By Jamie Alter
Eric Simons, India’s bowling coach, termed him the unsung hero of India’s victorious World Cup campaign. It was an awareness of his skills and his ability to adapt, according to Simons, which allowed Munaf Patel to give the Indian bowling attack reassurance. A month into the fourth season of the Indian Premier League (IPL), and the folks in the Mumbai Indians (MI) camp could probably not put it any better.
After team-mate Lasith Malinga, Munaf has been the most reliable and consistent bowler in the IPL. Since moving from Rajasthan Royals to MI, Munaf has clearly thrived in his new environment.
He has been economic and penetrative, as 17 wickets – the second best after Malinga - at an economy rate of 6.20 and strike-rate of 13.80 (the second best for the team) indicate, and even more surprising has been his fielding efforts. Thrice he has taken smart boundary catches, and the lethargy with which Munaf once lumbered in the outfield has diminished. A successful World Cup has aided the spring in a rejuvenated Munaf’s steps in the ongoing IPL. It bodes well for India keeping in mind the forthcoming away series against the West Indies and England.
Against Royal Challengers Bangalore, he bowled three overs for ten runs when every other MI bowler conceded over 6.25. Against Kochi Tuskers Kerala, his analysis read 3-0-15-0 when the next best economy rate was 8.25. Against Pune Warriors at the Wankhede Stadium, Munaf grabbed three for eight in 14 deliveries and got the Man-of-the-Match award. With MI unsuccessfully defending a total of 94 against Rajasthan Royals, Munaf returned figures of 4-1-18-2. In the first match against Kings XI Punjab (KXIP), he took 2 for 18 in his quota. When Delhi Daredevils dropped in, he took 2 for 29 off four overs.
In Mohali on Tuesday night, Munaf snared five for 21 – only the eighth time in the IPL that a bowler took five in an innings – but ended up on the losing side. Personally, it was a milestone in what has been an excellent IPL campaign for Munaf. MI will not care much about the loss, seeing as they are still on top of the league table and a certainty for the knock-outs, and Munaf will take back happy memories from his trip up north.
His Twenty20 experience – this was his 43rd match – was evident. His first four deliveries were short of a length and intentionally dug into Paul Valtathy, whose unease against the awkward length and deceptive pace resulted in a miscue to long-on. Shaun Marsh was welcomed with another jagging delivery and let it sail over the top of middle stump.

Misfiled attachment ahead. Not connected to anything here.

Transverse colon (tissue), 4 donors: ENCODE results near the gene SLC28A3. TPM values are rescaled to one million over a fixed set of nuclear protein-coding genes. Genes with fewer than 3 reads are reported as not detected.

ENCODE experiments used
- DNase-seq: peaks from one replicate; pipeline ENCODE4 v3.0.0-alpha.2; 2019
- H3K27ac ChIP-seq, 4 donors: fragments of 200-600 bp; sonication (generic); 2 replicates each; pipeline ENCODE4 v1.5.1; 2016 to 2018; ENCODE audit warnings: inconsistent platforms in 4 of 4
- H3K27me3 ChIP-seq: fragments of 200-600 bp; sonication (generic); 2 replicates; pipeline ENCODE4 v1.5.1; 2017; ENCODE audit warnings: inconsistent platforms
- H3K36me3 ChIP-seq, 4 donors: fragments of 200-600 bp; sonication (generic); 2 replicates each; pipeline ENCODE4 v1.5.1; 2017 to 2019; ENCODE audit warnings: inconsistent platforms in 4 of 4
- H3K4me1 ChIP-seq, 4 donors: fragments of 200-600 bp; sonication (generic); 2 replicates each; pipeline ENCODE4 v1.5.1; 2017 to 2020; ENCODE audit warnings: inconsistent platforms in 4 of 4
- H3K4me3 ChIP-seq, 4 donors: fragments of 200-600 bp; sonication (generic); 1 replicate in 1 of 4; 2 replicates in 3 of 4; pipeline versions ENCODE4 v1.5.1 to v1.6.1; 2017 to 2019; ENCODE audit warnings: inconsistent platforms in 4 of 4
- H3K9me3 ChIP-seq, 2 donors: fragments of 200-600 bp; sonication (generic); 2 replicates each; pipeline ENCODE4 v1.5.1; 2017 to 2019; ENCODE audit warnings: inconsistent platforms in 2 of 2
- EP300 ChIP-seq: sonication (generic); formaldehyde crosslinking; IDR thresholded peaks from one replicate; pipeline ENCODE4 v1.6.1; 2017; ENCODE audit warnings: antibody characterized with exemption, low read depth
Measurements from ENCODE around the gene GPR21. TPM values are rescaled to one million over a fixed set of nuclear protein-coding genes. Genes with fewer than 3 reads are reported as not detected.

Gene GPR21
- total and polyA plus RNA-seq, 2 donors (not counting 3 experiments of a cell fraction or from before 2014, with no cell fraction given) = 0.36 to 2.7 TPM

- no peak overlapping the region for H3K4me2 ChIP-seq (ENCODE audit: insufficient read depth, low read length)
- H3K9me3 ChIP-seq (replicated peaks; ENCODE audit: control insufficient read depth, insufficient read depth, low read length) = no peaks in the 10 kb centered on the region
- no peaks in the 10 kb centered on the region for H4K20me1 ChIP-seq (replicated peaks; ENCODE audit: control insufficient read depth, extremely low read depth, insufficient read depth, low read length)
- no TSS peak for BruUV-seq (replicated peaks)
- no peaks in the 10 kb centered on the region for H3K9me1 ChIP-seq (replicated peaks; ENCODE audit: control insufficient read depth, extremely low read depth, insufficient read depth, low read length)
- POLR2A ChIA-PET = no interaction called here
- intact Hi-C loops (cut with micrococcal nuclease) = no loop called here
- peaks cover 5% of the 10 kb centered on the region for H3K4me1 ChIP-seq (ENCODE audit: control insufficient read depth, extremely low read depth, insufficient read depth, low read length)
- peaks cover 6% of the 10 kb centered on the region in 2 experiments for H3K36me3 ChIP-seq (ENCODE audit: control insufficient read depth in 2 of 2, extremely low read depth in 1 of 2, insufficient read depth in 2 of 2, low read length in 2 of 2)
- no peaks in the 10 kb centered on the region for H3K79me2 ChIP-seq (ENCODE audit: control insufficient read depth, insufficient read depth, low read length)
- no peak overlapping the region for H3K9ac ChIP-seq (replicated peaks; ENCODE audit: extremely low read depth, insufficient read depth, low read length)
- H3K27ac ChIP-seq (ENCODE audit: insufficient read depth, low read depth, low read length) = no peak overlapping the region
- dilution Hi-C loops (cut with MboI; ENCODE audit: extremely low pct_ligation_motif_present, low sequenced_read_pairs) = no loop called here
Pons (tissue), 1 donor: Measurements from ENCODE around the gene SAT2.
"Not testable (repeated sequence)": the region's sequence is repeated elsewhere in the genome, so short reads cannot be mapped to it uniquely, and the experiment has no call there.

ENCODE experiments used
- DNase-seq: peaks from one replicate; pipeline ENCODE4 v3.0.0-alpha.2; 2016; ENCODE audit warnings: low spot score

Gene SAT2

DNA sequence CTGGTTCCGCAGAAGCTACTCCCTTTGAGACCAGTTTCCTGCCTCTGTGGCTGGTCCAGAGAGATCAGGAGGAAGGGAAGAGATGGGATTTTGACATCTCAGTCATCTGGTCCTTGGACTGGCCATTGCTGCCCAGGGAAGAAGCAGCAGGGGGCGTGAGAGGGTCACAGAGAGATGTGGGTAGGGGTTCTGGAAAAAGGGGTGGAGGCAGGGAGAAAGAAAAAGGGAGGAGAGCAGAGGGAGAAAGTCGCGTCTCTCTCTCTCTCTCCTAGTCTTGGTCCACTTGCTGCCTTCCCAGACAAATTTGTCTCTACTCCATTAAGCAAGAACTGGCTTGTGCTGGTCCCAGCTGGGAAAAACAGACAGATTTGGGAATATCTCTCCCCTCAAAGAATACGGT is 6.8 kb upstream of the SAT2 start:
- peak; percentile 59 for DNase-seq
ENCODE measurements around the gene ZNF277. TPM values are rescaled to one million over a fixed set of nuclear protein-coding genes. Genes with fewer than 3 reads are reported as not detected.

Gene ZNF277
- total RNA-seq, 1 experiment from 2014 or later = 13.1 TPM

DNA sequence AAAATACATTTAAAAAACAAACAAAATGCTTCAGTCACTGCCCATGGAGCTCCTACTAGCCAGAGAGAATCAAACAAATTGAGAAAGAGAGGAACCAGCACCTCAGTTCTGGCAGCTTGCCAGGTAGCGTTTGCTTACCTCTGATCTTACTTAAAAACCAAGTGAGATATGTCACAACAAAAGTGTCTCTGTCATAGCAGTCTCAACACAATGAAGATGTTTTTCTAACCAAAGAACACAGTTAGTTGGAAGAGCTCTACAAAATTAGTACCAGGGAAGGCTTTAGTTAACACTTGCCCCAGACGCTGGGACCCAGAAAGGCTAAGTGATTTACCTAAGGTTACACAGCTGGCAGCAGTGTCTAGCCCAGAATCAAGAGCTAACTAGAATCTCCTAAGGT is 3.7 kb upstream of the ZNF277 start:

Munaf was held back specifically for the late overs – much like MI’s spearhead Malinga – and his two wickets in the 16th over swung the match. The second delivery produced the big wicket of Marsh, but in truth the credit went to an outstanding catch in the deep by Kieron Pollard. Four balls later there was another wicket but it was the preceding two balls that played a part. David Hussey was greeted with two slow bouncers, and then came the sucker ball: a slight change in pace, a bit fuller in length, and Hussey swatted the ball to mid-off. Six balls, five runs, two wickets. The thrust had been snatched back from KXIP.
The landmark moment came in his final over, the 19th of the innings. Dinesh Karthik’s attempt to do a Viv Richards, nestled in the fielder’s hands at deep backward square leg first ball. Aand off his final ball of the evening, Munaf sent down a slower length delivery which Ryan Harris heaved over the onside. Out in the deep, Pollard tumbled forward to hold another ripper. Munaf went delirious, a rare moment of raw emotion from a man once derided for being too lackadaisical.
The unreliable tag has been binned. The ability to change both length and pace come in handy regularly now. The pace has dipped, but the accuracy is unnerving and the bounce often disconcerting. His wicket-to-wicket line makes him hard to get away. Munaf appears aware of his strengths, and sticks to them. He doesn’t bowl as many full deliveries; he prefers to dig it in just outside off stump. The comparisons to Glenn McGrath aren’t entirely misplaced. The Australian legend, Munaf’s inspiration, would be proud of a tournament economy rate of 6.20.
(Jamie Alter is a freelance cricket writer, having worked at ESPNcricinfo and All Sports Magazine. He is the author of two books, The History of World Cup Cricket and Field of Dreams: The Story of the Dr. DY Patil Sports Stadium. His twitter feed is @jamie_alter)